You can help relieve the burden of economic hardship hitting those in poverty during Covid-19. Click here to donate. We’re also looking for sustaining donors to help Crossroads continue to serve throughout this challenging time. You can join our team of champions who help make this work possible! Click here to read more about becoming a sustaining donor.

Crossroads Foundation Hong Kong

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“But what can I do at school to help others care?” We’re often asked this by students who undertake our x-periences, come out with deepened empathy and want to to see it translated into action at their schools.  It’s a conversation we love to have. Meena, in Beijing, is one who called, this year and spoke with our Global X-perience director on this very point.  She came up with a remarkable idea. She would hold an ‘Empathy Film Festival’ at school.

It was difficult at  first, though, and Meena quickly discovered that the path to world change isn’t always easy.

“There were so many times I thought my idea was dead — that maybe I should just give up,” she told us. “But the inspiration and the ideas we shared were too good to just let go. Slowly I was able to find other students and teachers who believed it was a good idea too.”

The end result of her perseverance? A communal 24 hour fast, to build empathy for the hungry, followed by an outdoor film festival showing films dealing with issues of world need, and US$2,000 raised to help the poor. We’re so proud of Meena for fanning the spark of an idea into flame, and passing that flame of compassion on to others!

Crossroads Foundation Hong Kong

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It might not look like a treasure chest. But the 40 foot shipping container outside the only school in Kamwokya slum is filled with valuables that are changing Ugandan futures, one child at a time. Children in the densely packed, dangerous Kamwokya slum once had nowhere to go to school, while their parents went to work in surrounding neighbourhoods. Now, this school is a beacon of hope, educating 2,000 pupils, not just in academic subjects but in life skills, job training and children’s rights.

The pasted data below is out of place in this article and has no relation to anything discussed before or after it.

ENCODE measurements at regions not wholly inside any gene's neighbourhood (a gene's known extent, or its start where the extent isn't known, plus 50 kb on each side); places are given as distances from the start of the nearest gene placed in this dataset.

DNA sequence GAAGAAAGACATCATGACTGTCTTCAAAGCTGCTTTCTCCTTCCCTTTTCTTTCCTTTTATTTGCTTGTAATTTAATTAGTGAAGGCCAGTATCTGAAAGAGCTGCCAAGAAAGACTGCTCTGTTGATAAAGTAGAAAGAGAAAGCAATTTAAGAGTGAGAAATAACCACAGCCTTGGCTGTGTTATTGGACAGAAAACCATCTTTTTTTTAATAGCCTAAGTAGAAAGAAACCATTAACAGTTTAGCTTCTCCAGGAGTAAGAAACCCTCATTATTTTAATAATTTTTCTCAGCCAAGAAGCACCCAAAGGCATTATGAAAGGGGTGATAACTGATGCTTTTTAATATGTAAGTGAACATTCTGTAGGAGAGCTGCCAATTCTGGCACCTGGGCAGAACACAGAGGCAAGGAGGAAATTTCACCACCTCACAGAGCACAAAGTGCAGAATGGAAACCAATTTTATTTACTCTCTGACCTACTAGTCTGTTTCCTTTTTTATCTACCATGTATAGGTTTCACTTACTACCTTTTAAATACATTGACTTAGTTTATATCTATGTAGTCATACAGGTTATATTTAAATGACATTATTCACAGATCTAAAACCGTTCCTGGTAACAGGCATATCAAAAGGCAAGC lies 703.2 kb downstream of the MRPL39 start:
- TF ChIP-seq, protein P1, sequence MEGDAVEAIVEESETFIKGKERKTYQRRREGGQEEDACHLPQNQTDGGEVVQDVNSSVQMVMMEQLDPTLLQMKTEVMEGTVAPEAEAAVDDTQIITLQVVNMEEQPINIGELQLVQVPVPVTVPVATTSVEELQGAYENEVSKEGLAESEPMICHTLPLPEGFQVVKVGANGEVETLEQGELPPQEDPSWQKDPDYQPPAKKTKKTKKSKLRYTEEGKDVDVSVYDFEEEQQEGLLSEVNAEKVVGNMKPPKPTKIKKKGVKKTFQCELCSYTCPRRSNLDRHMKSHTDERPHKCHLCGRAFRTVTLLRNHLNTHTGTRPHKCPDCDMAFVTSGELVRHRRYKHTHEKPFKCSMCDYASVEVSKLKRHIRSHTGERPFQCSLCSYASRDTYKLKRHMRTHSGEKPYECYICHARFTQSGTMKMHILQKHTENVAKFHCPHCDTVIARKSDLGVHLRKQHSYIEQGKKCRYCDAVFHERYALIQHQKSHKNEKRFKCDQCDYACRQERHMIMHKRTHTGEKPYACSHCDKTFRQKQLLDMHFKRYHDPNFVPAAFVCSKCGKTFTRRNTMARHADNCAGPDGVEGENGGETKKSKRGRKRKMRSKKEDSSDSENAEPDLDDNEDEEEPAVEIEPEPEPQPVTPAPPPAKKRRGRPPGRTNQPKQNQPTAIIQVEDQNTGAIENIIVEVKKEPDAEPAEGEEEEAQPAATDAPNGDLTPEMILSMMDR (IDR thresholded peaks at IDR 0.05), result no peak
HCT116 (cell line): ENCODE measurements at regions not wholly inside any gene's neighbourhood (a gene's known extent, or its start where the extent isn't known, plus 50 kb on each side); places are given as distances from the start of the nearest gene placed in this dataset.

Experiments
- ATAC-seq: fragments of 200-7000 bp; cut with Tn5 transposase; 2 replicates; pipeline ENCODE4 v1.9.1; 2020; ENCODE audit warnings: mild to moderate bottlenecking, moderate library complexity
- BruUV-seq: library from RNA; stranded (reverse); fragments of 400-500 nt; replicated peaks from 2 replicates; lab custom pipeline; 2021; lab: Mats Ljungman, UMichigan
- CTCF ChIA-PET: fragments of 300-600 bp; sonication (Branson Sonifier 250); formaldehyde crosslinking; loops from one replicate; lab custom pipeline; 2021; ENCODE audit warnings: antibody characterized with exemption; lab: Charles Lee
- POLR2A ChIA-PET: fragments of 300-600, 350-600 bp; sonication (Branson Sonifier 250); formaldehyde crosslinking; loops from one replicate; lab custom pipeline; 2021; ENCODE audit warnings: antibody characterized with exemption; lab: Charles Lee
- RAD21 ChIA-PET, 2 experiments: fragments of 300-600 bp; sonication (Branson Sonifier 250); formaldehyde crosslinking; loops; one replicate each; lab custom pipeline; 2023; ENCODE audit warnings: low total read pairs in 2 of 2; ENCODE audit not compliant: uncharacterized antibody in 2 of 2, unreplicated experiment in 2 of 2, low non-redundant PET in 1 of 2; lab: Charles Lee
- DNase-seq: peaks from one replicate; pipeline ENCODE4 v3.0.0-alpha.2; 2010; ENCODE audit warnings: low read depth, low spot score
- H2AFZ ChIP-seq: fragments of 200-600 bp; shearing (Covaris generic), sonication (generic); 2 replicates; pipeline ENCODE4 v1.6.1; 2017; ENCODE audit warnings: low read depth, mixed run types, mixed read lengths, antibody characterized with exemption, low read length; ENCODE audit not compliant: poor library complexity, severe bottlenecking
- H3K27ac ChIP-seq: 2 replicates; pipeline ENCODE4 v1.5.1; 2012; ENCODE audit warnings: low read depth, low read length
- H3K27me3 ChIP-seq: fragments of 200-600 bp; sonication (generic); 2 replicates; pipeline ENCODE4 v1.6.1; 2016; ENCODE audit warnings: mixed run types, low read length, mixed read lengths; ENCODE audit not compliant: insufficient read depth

FABBAs container provides valuable storage space at Ugandan slum school ...

They struggle with very few resources, though. We responded with the shipment sent by Fund Managers, Asian Bankers and Brokers Awards (FABBAs). As a result, the school library in Kamwokya is now filled with text books, the boys’ soccer team wears uniforms, the students sit at new desks and chairs, and some of the poorest students, who previously slept on the floor, now have soft new mattresses and warm blankets. All have a new zeal to attend school each day.

 

It’s FABBAs – our largest single donor in 13 years – who made this possible. At their 2013 banquet, FABBAs raised a staggering HK$1.5 million for Crossroads’ operations and international shipments.

Crossroads Foundation Hong Kong

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Uganda Snapshot

Population: 37.58 million
Capital: Kampala

Uganda is a fertile, land-locked country in East Africa, in the Africa Great Lakes region, with a tropical climate.

Great progress has been made in fighting HIV in Uganda, but 1.5 million people still live with the disease, and there are 1 million children orphaned by HIV/AIDS.